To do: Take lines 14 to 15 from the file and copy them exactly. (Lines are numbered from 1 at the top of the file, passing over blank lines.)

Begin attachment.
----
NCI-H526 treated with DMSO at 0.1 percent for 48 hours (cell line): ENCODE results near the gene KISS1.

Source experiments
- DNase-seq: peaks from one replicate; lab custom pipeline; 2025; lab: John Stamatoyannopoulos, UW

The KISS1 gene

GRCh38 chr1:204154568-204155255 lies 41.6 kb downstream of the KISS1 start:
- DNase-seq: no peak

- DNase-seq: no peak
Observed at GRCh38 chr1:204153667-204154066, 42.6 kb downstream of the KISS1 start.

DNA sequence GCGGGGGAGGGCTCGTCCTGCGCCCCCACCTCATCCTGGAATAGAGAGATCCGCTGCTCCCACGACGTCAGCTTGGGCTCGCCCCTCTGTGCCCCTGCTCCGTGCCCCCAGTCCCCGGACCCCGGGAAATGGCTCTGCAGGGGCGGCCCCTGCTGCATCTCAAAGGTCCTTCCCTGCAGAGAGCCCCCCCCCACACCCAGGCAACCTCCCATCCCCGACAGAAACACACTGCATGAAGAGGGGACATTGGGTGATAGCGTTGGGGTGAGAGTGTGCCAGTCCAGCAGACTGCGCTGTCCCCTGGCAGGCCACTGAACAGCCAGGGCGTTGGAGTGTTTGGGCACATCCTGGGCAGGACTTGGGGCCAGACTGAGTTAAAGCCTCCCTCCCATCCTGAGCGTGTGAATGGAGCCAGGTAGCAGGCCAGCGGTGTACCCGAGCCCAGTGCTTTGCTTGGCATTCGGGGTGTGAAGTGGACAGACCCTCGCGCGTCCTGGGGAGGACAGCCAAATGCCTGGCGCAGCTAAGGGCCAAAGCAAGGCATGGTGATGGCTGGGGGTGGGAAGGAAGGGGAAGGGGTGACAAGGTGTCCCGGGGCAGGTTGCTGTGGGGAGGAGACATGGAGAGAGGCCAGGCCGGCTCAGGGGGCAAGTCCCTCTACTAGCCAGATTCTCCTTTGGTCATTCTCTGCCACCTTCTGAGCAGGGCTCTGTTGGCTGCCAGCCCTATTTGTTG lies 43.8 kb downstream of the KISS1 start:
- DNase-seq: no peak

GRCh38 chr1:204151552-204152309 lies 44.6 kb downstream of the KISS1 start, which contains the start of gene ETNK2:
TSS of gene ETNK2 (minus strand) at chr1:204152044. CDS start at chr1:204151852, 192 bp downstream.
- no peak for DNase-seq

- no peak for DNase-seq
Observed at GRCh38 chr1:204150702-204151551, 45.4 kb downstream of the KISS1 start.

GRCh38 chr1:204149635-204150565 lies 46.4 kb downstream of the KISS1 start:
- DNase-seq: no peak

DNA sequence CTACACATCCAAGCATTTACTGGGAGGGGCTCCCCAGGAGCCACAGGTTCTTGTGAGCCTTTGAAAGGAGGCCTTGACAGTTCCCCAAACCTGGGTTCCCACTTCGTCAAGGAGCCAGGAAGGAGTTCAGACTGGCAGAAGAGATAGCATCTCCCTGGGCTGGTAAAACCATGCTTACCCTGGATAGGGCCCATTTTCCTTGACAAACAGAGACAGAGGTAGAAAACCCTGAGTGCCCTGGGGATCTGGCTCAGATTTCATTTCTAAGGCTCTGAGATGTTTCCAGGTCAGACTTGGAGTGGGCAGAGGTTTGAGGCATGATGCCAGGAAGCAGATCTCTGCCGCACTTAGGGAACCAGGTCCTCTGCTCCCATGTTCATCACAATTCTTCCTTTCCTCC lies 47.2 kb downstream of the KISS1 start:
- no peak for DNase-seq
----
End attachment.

- no peak for DNase-seq
Observed at GRCh38 chr1:204150702-204151551, 45.4 kb downstream of the KISS1 start.